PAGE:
Gov. Kathy Hochul signed a new law that gives tenants the power to sue their landlords in small claims court in the county, city, town or village where the rental property is located.
The new law eliminates the burden for tenants of having to file legal actions in the municipality where their landlord’s rental business is based, which can often be in another city, county or state.
“Expanding and solidifying tenant rights brings peace of mind to those who rent their homes. I am proud to sign these bills into law because every New Yorker deserves the dignity of a roof over their head,” Hochul said.
The legislation (S.69/A.297) was sponsored by Sen. Brad Hoylman and Assemblyman Richard Gottfired, both Manhattan Democrats.
Gottfried said that small claims court can be an important resource for tenants to seek redress in disputes with a landlord without the expense and difficulty of going through an extended higher court process.
For example, a landlord that doesn’t provide heat or repairs may be violating the lease and owe compensation. But if the landlord’s office is in another county, until now, the tenant had not been able to sue in small claims court. In New York, small claims courts hear cases involving amounts under $5,000 — or $10,000 in New York City.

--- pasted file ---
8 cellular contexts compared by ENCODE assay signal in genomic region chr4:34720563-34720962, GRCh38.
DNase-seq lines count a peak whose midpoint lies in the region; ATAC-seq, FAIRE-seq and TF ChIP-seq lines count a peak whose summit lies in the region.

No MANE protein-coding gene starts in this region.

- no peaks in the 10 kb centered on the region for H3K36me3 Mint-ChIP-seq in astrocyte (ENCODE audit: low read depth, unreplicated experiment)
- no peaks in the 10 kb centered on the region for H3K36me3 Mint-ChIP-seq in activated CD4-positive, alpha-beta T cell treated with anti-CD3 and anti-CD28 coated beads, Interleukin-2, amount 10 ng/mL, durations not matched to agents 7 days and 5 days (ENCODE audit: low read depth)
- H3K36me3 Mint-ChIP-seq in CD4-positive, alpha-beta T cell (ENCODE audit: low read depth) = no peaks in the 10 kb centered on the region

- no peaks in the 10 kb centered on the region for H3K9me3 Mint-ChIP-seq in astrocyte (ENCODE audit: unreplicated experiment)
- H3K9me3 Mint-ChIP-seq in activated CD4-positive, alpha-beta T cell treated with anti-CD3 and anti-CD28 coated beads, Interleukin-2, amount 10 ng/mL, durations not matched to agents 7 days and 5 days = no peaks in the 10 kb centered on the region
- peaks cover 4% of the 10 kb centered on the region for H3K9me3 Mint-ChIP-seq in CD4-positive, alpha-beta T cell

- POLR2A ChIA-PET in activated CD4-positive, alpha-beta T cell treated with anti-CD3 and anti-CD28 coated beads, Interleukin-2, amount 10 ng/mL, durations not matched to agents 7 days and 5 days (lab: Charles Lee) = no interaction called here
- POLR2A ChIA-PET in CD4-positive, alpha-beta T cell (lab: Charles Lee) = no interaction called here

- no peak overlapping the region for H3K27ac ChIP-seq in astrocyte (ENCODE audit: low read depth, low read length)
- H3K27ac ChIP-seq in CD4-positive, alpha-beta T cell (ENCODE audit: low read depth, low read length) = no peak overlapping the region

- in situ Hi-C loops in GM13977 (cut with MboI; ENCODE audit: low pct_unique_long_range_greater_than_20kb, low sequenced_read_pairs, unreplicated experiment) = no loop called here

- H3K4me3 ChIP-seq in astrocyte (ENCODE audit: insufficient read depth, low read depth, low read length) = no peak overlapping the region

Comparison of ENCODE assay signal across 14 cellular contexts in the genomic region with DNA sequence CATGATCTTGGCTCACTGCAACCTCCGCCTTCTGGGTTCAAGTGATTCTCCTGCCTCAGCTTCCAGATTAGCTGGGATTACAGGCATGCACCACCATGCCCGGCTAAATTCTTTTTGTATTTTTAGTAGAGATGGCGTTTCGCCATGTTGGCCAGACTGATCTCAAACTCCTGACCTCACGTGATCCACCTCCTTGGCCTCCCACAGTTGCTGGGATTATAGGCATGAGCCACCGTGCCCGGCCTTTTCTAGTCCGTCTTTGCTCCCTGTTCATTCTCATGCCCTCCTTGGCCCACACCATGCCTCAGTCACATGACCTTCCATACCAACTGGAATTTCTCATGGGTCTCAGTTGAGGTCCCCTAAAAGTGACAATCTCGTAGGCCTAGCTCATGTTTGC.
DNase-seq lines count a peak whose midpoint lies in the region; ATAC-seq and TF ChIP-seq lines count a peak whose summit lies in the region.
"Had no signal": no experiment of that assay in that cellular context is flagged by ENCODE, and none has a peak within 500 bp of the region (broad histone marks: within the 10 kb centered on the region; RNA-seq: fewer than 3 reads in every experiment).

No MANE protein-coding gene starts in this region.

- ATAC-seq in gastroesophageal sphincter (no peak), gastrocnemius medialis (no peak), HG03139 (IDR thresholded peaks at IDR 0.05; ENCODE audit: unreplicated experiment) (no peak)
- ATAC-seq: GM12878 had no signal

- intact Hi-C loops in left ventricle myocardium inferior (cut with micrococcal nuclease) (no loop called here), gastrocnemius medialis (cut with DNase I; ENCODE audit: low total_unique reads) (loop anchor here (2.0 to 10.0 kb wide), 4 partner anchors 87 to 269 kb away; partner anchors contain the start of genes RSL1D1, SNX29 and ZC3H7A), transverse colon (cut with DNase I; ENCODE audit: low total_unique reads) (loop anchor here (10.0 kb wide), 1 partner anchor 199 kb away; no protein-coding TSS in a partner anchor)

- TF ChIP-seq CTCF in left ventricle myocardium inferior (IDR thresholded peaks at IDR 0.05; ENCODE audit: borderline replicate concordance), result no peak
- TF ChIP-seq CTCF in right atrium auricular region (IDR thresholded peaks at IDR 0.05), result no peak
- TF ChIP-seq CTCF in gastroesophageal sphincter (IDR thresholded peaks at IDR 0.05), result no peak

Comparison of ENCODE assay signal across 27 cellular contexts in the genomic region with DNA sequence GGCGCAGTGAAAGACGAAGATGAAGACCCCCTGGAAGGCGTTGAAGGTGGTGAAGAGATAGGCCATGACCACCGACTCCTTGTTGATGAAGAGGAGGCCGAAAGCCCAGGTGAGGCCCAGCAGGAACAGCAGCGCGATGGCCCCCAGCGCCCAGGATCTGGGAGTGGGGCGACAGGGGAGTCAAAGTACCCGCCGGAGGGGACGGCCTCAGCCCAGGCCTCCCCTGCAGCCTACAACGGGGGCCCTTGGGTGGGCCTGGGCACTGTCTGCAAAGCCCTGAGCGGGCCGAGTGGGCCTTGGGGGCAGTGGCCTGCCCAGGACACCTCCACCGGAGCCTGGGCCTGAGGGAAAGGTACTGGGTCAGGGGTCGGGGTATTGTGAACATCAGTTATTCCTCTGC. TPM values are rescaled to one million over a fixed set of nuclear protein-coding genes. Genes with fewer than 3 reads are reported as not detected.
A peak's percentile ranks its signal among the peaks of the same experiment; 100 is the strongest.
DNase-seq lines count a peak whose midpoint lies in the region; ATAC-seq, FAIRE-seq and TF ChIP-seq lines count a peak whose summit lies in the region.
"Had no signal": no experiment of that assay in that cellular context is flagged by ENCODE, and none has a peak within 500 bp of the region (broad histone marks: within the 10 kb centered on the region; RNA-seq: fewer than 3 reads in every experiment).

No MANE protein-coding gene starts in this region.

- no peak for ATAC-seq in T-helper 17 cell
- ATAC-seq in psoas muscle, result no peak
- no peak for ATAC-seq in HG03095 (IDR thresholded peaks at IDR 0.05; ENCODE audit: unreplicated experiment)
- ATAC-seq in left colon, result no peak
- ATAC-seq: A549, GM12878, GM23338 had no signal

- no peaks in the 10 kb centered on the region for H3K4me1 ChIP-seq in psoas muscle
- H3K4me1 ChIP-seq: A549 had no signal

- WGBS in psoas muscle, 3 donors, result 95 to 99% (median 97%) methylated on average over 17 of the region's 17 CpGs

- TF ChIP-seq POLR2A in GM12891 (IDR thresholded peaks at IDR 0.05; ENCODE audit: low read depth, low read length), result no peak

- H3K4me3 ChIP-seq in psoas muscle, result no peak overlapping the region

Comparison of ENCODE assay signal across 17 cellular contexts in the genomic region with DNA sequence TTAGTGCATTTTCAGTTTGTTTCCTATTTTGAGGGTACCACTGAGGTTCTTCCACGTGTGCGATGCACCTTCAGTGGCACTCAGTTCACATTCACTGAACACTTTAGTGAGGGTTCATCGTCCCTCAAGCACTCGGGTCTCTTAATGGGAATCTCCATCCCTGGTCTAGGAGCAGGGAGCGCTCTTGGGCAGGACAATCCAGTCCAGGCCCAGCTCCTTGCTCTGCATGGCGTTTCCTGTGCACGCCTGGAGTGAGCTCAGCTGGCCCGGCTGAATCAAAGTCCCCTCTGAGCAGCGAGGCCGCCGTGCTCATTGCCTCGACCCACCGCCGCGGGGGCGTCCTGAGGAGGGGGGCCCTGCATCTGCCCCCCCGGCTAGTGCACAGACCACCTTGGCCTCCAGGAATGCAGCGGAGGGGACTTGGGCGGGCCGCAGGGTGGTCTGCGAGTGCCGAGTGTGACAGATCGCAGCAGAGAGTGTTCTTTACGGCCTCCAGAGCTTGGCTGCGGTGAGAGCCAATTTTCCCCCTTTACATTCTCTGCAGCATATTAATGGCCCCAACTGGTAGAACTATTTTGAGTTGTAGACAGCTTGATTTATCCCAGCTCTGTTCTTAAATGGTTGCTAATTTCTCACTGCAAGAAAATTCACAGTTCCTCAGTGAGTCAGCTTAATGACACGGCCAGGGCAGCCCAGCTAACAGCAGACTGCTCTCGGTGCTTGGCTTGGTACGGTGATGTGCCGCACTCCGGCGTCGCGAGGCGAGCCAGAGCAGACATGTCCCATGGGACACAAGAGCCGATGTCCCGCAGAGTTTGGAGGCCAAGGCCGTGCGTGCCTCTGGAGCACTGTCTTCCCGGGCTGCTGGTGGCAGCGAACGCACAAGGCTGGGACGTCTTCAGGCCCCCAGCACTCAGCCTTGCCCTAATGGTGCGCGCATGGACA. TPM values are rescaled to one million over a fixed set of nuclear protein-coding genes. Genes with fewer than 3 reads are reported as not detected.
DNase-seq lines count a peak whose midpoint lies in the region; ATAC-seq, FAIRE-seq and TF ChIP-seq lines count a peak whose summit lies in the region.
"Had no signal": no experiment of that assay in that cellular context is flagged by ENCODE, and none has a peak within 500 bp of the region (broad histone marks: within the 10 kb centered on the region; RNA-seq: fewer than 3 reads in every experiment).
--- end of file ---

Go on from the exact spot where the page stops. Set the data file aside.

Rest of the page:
This law will let tenants sue in the county or city where the property is.
“Bad landlords beware: New York has taken another step to protect tenants,” said Hoylman on the day the bill was signed. We have eliminated an unfair burden in the law that made it difficult for tenants to bring landlords to court if the landlord lived in a different county than the tenant, or out-of-state.
A common problem many young renters face is being taken advantage of by their landlords. With no luck in personally reaching her landlord, SUNY New Paltz student Samantha Landri confirmed that, “we can literally never reach heR. We once went three days without gas so our heat wouldn’t work. Our house ended up being like 35 degrees for three days straight. It was terrible. My dad ended up having to call her a bunch and it took her two days to get back to him.”
With the inability to bring her landlord to small claims court because the rental office was in a different county, Landri and her housemates were mistreated and standards on their lease were not upheld.
“Honestly it doesn’t make any sense to me how someone could rent a home to a bunch of young college students and then never pick up the phone when we call her,” Landri said.